Lyne in Wellington and Bartle in Sydney have the same advice for fans considering booking a football trip to New Zealand; strong encouragement to take the plunge and get in touch!

"Don't hesitate, just go! Get in touch with some of the Phoenix fans on the socials; I'm sure you’ll be looked after," Bartle stated.

Lyne echoed that statement, keen to see more Australian fans in and around the Phoenix circles.

"Come and enjoy the hospitality of the Yellow Fever before and after the game. Contact us before coming if you need any information on anything Wellington; we are happy to help!" He said.

As a fan of the league, I couldn't help but smile to be in New Zealand as an away fan for the Phoenix's first home game after permanently returning home. In particular, when the long-suffering supporters are upbeat, knowing their side is there to stay.

With all the negativity surrounding the world in 2022, and the league, it was great to witness a good group of people receive the break they deserve. Their passion had returned to home soil without the threat of it being cruelly taken away.

Myself and fellow Adelaide United supporter Michael Laoutaris (middle) spending time with local Wellington fan Daniel Phimphisane (left) before the two sides clashed in Round 1 of season 2022/23.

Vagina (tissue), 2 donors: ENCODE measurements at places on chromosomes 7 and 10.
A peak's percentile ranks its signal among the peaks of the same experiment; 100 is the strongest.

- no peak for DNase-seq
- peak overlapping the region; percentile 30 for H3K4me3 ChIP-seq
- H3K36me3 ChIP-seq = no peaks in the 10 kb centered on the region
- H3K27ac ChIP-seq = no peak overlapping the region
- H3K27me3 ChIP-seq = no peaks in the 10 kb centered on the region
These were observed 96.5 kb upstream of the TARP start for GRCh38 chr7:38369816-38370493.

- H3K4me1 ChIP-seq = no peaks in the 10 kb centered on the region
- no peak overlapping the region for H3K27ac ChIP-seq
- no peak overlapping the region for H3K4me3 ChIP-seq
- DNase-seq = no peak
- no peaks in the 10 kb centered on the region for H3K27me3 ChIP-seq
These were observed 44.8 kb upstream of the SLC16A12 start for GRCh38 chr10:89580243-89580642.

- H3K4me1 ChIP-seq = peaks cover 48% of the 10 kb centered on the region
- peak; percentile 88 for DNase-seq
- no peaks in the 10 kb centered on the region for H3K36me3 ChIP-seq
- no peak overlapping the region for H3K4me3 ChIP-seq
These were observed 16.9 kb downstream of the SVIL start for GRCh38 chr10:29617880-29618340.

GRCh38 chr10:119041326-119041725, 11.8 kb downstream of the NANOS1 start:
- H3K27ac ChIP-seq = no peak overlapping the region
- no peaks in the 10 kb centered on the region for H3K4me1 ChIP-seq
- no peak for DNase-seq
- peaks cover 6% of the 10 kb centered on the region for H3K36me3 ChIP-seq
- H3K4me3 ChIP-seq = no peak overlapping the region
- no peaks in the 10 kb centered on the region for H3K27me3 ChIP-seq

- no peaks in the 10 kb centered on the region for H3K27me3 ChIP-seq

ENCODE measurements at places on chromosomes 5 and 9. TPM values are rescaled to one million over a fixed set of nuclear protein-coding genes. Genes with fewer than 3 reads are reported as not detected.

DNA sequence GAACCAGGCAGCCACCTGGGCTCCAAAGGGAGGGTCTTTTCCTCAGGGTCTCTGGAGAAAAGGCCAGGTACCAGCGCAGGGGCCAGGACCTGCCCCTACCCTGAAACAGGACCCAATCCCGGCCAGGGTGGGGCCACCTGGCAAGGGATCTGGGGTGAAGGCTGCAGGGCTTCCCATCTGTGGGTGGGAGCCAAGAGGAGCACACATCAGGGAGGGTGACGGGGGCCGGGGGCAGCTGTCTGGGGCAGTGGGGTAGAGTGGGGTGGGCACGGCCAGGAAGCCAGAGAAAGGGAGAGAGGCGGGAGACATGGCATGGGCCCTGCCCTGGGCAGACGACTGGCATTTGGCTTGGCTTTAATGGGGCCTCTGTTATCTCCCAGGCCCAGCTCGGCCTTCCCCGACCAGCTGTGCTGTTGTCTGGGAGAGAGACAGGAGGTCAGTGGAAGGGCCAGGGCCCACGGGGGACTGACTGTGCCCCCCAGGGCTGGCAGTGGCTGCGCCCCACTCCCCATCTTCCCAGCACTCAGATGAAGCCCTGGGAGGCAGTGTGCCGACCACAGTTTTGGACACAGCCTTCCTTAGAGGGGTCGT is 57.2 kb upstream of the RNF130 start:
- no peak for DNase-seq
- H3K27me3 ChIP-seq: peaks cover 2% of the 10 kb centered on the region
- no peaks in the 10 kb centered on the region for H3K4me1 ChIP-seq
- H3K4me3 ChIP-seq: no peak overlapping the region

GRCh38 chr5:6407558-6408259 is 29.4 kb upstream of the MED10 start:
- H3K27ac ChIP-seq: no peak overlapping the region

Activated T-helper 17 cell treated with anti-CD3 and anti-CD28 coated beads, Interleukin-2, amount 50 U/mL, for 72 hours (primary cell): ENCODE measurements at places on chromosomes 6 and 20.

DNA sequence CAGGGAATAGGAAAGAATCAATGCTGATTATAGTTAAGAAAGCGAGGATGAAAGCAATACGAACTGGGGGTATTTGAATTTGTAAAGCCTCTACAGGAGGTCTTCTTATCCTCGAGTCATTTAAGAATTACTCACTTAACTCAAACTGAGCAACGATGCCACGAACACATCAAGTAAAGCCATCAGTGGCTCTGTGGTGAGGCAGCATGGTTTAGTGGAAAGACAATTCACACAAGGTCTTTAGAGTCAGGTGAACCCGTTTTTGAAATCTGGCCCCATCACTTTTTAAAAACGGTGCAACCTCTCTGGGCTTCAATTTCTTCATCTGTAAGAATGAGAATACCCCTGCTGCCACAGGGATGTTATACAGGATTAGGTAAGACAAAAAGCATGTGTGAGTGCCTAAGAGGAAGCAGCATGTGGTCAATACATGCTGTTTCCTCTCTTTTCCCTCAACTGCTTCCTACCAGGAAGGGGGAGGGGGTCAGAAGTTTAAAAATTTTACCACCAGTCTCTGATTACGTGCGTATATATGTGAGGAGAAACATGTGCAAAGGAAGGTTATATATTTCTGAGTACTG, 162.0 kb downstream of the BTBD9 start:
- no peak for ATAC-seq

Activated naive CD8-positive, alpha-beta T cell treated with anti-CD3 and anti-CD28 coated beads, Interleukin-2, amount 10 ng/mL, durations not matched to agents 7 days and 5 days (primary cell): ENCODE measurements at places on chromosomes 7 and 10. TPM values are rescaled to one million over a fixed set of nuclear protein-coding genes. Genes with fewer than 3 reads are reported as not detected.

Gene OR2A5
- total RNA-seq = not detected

For me, Wellington away is a unique fixture with deep-rooted connections that extend far beyond the football pitch. We live in two countries where football is shunned in favour of different codes of "football". When Australian and New Zealand A-Leagues fans meet up, a unique connection is almost instantly formed. It's created through an appreciation and respect for the miles travelled and hardships faced by football fans in this part of the world.

Whether a windy day in Wellington, a sunny afternoon in Wollongong, or torrential rain in Kogarah, Phoenix away is a fixture unique for everything away from the football field. Any events occurring on it are a bonus.

If you enjoy travelling for football, I highly suggest you book your tickets for when your side visits Wellington and get in contact with the locals for an unforgettable experience. It will make you start planning a return trip before boarding the plane home!

If you enjoyed this article, click here to read Antonis' recent interview with West Adelaide Head Coach Jim Tsekinis.